Andrei began to list the people, organizations, relationships, businesses and hearts that I had impacted, that our business had impacted for the good the past five years we’ve known each other. “You gave each of these people and places inspiration to do what they were afraid to do. You showed them what risk was and suddenly they began to believe they could do it to. You have positively impacted a group of people that may have not been otherwise…and you helped bring me out of the pit I was in.”
     I would be lying if I didn’t say I was more than welling up at this point (I am as I type this). What he said was exactly what I needed to hear at that moment and exactly what my heart was longing to hear to squelch out all doubt. Don’t get me wrong, this is not about building me up and there are times in our lives where we need to focus on the myriad of details in the future that come with a big move, or job transition, event, etc. But, when we constantly live there…that’s where the danger lies and we begin to lose the beautiful gift that we have…the gift of the present.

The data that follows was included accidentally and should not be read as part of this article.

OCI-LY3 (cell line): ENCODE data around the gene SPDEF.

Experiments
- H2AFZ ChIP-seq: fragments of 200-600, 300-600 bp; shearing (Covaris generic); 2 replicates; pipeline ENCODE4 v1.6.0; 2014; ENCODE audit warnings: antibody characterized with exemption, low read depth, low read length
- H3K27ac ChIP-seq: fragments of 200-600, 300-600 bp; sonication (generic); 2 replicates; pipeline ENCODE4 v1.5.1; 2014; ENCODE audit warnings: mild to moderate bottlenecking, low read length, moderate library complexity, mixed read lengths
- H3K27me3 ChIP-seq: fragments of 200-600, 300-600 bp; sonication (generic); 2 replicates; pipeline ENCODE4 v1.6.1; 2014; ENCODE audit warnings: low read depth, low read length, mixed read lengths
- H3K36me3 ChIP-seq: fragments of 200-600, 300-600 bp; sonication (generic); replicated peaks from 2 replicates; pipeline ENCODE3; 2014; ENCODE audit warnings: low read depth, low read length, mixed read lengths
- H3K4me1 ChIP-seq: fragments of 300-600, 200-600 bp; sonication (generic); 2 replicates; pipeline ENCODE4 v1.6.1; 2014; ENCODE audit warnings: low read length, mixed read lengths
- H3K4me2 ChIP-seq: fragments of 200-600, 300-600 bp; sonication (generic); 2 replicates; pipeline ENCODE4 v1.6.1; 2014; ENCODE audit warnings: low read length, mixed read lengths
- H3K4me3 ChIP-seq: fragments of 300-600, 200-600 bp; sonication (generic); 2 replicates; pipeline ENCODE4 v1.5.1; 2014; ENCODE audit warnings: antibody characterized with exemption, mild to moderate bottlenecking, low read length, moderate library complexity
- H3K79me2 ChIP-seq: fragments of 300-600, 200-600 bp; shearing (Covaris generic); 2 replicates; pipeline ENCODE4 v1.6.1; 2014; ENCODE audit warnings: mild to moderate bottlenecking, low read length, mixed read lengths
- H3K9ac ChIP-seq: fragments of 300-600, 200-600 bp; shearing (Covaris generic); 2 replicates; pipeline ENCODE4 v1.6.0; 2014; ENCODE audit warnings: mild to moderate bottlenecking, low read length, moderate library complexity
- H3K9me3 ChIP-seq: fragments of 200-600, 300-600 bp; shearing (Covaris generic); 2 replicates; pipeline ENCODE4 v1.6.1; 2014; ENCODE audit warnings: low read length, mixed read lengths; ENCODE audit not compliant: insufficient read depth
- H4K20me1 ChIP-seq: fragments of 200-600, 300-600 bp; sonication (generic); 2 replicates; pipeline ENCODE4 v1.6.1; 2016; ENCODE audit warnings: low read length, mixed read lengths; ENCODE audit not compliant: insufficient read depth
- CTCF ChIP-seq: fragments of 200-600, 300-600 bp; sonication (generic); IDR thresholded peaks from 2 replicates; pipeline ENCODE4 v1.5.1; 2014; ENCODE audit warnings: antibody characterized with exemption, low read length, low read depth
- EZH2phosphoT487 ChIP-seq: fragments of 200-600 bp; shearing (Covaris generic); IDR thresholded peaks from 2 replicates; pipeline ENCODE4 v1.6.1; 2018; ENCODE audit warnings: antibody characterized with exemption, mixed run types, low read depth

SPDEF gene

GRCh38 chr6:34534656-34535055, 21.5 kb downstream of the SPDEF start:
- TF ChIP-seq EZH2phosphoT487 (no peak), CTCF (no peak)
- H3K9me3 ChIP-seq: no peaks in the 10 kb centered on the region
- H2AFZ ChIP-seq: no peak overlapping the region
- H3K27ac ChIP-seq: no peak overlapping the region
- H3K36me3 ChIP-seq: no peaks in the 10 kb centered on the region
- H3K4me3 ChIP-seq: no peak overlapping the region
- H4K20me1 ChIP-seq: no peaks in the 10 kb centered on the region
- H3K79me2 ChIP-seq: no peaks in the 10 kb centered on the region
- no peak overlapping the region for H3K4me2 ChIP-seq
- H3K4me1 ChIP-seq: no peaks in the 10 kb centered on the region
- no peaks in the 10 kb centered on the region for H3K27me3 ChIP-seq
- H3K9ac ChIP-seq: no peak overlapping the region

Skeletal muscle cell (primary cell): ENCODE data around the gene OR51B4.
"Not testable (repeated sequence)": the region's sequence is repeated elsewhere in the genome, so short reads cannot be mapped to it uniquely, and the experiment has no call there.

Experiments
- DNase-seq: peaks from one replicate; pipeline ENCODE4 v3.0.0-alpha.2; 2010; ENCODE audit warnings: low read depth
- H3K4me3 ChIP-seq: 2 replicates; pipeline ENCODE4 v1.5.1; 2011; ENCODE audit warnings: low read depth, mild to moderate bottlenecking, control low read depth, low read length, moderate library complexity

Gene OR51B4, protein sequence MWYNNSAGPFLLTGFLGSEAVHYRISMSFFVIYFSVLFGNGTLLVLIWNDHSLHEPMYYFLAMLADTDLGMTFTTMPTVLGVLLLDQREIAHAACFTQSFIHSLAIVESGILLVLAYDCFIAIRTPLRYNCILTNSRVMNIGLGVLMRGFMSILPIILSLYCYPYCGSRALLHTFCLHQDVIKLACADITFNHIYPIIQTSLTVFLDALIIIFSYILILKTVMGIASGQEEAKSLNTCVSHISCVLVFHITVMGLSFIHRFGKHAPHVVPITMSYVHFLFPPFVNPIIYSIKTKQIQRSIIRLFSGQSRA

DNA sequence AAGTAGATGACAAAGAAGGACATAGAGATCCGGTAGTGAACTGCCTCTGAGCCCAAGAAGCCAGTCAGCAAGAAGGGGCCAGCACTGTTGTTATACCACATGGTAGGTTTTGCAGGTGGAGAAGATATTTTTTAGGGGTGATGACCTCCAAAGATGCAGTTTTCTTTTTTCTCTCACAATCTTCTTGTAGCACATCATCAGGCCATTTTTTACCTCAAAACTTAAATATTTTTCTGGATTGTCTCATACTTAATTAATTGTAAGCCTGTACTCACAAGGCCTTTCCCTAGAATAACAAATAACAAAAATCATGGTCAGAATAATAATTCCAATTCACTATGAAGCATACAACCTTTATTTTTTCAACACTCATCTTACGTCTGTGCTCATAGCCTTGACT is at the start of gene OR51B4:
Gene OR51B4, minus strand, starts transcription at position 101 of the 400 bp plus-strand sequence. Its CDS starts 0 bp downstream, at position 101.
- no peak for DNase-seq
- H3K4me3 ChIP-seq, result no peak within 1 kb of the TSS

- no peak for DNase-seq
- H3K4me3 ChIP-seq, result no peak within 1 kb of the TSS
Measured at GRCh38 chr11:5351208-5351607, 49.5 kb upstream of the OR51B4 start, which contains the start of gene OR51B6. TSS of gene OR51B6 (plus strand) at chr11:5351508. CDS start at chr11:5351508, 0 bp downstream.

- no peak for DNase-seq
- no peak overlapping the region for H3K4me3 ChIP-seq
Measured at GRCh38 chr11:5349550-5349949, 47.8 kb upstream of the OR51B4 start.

Andrei challenged me in that moment to simply pause “(simply”, that’s funny..). He stopped time, helped me to pause and reflect on the legacy I was leaving. It caused me to engage in the present. It caused me to acknowledge not only what I was feeling, but that I had friends, true friends who we were going to miss and who were going to miss us. Pausing and reflecting. We need these moments in our lives to help us remember what we’ve learned, how we’ve learned it and who we learned it from. Just a suggestion,  take 30 minutes in the next couple of days to just pause, reflect and engage in what you’ve accomplished, the relationships you’ve impacted and the legacy you’ve left. Take a small step in engaging your past…you’re worth it!

Where the air is thin…